AMA with Jamie Esperance

Jamie Esperance is a senior marketing manager at Common, which focuses on co-living spaces for people in high-demand cities. Having started out in recruiting, he pivoted towards marketing and is now managing growth marketing and strategy for his company, as well as consulting other startups.

His AMA will be held on Olmo on 9/25, 12pm and 7pm ET. Read below for his thoughts on his career and what he does day to day as a marketer.

1. What piece of advice do you wish you knew when you started your career?

I wish I would have just believed in myself more. When I started my career, I think I was too polite and deferred to others at every step. I was “just happy to be here.” That held me back for some time from reaching my full potential.

2. How do you define success?

Success in my work life is doing my job to the best of its ability and being able to hit whatever objectives are put in front of me.

My function is extremely quantitative and I enjoy that. Numbers have no feelings; they do not care about how jazzy of a dresser you are. They only tell the truth if you know how to talk to them correctly, so it is very easy for me to know if my team and I are performing to the high standards we have set for ourselves.

I take great pride in my work and what I produce. I consider it an extension of myself, and I hope to reach the point where my reputation and personal brand proceed me. There is a quality you expect from certain companies, brands, and organizations and I hope my name brings the same sentiments.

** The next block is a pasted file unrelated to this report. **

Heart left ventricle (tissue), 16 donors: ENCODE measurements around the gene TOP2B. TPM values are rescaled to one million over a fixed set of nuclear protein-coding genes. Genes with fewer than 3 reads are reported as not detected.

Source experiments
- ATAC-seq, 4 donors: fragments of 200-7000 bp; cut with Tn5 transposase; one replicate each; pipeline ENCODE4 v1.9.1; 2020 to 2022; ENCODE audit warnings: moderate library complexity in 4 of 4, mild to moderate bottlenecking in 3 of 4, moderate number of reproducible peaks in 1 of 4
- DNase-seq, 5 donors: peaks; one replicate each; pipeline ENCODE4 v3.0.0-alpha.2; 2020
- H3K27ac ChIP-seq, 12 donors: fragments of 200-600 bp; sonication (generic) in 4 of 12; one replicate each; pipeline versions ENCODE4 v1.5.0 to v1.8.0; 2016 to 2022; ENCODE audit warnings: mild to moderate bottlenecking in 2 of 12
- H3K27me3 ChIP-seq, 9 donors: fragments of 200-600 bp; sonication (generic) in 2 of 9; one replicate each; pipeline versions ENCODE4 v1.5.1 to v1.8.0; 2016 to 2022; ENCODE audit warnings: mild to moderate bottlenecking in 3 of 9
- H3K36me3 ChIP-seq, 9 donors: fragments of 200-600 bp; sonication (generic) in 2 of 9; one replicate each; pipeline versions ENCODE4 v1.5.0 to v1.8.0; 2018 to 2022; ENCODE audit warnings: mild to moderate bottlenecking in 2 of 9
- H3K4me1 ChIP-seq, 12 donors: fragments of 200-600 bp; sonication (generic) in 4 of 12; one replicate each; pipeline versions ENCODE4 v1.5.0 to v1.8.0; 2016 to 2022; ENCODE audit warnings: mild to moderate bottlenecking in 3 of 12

3. What is the biggest misconception about what you do?

Digital marketing is a very sexy industry from the outside. People hear digital marketing and assume you just play around on social media all day, but that is just one small facet of the gig. A lot more time is spent poring over dashboards full of data.

4. What traits or skills do you believe one needs to have the same job as you or to do what you do?

To do what I do, you need to be able to think both analytically and abstractly. I say that because you really need to be able to come up with new ideas and user flows in the most abstract sense of the word – which can be a very exciting and creative process – but you also need to be able to establish a clear roadmap on how to execute on those ideas as well as diligently follow the data afterwords to see if your ideas were successful. Analytics plays a more critical role than people assume it would, so I’m lucky that I’m able to quickly pivot between my left and right brain.

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